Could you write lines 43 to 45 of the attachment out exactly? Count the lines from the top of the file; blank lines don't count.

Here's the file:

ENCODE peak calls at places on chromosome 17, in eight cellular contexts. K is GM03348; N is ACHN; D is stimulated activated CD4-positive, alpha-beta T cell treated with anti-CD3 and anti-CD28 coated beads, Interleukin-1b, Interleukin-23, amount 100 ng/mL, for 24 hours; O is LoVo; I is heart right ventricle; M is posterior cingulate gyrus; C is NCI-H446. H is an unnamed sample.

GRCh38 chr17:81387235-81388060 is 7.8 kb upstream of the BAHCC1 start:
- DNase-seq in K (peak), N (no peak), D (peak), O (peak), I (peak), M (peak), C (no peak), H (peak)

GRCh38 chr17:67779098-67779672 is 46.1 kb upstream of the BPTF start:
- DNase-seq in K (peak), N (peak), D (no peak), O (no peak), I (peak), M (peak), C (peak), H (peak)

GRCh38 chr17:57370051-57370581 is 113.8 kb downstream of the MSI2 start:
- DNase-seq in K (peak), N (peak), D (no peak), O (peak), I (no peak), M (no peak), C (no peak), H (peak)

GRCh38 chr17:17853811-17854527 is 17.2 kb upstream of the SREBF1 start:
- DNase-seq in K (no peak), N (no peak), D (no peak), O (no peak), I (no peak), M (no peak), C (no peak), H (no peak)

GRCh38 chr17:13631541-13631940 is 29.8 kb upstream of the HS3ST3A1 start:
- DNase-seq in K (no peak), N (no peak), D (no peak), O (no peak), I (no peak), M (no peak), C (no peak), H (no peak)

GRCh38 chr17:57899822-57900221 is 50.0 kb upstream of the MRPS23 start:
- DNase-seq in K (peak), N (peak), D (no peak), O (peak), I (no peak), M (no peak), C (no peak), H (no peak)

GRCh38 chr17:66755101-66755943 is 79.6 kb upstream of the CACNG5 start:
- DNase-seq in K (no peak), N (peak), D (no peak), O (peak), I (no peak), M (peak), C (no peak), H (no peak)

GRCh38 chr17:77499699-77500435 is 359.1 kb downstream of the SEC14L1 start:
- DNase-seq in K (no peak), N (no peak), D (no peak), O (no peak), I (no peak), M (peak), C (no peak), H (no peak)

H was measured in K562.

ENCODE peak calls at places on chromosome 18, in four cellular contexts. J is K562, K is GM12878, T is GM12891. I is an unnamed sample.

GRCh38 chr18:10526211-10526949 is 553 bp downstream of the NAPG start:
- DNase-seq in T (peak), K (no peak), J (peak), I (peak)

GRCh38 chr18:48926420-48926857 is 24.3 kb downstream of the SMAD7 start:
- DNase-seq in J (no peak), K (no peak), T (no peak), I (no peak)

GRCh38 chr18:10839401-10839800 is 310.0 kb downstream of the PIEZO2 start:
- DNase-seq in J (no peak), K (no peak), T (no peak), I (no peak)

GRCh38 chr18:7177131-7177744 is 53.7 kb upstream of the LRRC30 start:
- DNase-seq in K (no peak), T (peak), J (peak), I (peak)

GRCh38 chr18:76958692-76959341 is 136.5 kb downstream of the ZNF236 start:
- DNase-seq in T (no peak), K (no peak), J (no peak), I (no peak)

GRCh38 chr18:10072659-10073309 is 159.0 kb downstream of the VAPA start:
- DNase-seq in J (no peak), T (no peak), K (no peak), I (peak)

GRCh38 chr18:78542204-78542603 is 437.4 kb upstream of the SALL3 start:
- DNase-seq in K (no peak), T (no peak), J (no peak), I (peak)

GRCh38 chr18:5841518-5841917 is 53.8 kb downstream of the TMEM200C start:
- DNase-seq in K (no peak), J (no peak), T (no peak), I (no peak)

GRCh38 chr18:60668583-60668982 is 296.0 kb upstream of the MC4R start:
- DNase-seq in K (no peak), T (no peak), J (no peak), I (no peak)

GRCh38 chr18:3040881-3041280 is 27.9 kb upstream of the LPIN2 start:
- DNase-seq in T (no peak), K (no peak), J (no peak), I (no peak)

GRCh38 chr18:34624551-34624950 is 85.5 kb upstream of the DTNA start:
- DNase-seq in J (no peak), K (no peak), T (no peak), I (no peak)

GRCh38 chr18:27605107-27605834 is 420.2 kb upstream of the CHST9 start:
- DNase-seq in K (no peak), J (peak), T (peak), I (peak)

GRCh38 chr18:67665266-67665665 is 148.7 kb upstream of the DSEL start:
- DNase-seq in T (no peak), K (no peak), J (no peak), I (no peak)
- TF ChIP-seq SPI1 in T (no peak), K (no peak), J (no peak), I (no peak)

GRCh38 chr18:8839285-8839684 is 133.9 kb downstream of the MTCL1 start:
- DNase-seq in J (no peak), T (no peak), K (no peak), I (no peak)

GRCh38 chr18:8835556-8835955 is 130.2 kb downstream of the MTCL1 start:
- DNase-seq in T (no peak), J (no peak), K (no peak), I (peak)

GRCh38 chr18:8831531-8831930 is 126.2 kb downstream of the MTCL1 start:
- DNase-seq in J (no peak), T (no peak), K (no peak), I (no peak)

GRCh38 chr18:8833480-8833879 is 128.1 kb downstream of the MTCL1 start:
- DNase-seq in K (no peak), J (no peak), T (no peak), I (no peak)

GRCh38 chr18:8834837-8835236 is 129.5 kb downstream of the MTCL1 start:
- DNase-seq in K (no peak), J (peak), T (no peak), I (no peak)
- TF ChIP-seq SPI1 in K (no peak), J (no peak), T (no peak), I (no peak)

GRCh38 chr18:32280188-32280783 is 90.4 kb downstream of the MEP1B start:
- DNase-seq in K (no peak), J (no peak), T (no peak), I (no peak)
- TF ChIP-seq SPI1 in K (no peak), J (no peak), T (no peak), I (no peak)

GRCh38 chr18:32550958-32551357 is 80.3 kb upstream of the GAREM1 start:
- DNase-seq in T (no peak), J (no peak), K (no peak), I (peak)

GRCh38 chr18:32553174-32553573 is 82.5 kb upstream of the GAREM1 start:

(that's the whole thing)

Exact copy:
- DNase-seq in K (no peak), J (peak), T (peak), I (peak)

GRCh38 chr18:67665266-67665665 is 148.7 kb upstream of the DSEL start:
- DNase-seq in T (no peak), K (no peak), J (no peak), I (no peak)